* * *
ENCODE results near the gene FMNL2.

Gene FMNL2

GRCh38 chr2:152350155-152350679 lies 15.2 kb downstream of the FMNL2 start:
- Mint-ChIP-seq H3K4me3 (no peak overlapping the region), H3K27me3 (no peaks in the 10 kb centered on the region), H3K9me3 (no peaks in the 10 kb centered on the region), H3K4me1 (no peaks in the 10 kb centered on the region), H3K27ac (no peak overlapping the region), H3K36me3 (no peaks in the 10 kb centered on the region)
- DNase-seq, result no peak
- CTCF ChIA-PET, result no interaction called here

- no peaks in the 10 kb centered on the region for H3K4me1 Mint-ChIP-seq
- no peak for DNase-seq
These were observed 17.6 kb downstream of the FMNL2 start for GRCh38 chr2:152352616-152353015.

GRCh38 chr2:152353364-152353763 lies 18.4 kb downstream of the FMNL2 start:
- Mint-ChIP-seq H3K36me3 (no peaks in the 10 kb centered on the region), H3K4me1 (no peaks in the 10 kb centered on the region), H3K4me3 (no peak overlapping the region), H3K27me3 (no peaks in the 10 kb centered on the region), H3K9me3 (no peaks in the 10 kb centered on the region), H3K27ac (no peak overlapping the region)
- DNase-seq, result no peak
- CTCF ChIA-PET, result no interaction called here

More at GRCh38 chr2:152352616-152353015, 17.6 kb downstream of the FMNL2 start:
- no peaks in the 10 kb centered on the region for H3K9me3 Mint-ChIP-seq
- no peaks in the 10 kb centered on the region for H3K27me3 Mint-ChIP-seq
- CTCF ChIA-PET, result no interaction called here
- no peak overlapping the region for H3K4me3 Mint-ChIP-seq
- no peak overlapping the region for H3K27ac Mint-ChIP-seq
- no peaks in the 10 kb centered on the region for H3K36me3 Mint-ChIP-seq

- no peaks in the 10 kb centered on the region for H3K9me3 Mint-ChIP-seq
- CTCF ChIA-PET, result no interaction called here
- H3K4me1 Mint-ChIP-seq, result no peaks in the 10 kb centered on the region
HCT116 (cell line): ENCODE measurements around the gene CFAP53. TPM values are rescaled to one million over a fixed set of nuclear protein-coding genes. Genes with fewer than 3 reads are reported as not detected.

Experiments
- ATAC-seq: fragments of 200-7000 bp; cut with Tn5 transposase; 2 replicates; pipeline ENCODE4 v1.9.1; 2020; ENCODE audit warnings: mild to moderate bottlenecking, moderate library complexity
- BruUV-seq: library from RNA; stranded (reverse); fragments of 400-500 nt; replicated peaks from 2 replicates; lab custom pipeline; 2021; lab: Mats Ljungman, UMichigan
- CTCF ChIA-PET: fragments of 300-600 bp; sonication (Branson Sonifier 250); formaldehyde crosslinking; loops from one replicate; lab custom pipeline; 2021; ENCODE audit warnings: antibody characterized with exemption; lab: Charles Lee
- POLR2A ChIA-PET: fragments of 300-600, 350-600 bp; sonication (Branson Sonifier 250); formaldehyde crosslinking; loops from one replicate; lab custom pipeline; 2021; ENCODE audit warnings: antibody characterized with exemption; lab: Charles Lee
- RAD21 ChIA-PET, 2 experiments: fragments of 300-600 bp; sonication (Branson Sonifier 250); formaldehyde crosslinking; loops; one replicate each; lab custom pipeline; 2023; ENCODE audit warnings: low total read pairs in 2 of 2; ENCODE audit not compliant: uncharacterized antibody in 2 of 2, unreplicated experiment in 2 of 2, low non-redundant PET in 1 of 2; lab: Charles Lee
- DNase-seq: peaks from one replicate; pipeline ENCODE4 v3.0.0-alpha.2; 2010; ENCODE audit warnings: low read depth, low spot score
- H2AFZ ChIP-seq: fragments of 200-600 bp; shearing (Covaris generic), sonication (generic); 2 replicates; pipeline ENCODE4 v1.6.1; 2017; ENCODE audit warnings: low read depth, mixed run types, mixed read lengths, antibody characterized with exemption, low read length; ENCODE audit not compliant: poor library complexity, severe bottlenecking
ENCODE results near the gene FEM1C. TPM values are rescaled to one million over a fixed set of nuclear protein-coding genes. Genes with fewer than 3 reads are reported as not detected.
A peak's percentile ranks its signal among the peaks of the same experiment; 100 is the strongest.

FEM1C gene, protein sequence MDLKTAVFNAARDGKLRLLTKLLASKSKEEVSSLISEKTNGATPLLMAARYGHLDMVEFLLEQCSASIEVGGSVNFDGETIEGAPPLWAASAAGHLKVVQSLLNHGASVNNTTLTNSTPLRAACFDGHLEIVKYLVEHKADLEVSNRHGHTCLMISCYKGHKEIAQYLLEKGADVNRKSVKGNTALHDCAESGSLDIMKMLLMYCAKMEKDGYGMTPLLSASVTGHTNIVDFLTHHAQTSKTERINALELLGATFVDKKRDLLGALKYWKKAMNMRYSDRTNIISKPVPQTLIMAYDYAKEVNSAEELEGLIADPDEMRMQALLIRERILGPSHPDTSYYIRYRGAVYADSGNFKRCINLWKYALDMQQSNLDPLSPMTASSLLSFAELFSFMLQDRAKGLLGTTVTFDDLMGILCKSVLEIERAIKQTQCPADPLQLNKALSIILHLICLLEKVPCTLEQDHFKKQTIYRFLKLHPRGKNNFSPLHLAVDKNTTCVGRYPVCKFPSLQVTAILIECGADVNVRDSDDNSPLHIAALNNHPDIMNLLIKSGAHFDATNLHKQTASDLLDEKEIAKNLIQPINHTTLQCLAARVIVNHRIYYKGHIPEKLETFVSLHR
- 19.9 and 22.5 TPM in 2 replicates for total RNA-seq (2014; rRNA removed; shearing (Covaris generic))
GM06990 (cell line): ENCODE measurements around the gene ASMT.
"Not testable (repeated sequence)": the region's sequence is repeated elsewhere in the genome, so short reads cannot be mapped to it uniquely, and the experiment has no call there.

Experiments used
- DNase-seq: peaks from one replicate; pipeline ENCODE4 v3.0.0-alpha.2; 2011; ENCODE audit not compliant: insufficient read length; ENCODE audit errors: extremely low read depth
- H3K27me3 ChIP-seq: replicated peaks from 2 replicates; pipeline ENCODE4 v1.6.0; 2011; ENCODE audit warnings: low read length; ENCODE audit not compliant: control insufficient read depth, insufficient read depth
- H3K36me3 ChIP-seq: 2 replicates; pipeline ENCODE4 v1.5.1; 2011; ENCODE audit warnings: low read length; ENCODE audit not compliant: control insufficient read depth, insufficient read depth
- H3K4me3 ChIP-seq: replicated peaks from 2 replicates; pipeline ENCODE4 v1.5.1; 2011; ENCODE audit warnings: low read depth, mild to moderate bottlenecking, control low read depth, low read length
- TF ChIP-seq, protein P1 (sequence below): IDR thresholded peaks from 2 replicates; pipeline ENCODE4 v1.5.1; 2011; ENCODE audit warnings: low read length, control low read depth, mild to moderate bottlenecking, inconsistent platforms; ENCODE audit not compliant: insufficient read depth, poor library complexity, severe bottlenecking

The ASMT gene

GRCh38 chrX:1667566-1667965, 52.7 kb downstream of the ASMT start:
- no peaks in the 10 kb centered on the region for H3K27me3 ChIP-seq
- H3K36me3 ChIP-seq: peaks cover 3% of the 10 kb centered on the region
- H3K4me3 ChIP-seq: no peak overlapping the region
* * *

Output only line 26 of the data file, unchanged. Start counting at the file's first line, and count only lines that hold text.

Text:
- ATAC-seq: fragments of 200-7000 bp; cut with Tn5 transposase; 2 replicates; pipeline ENCODE4 v1.9.1; 2020; ENCODE audit warnings: mild to moderate bottlenecking, moderate library complexity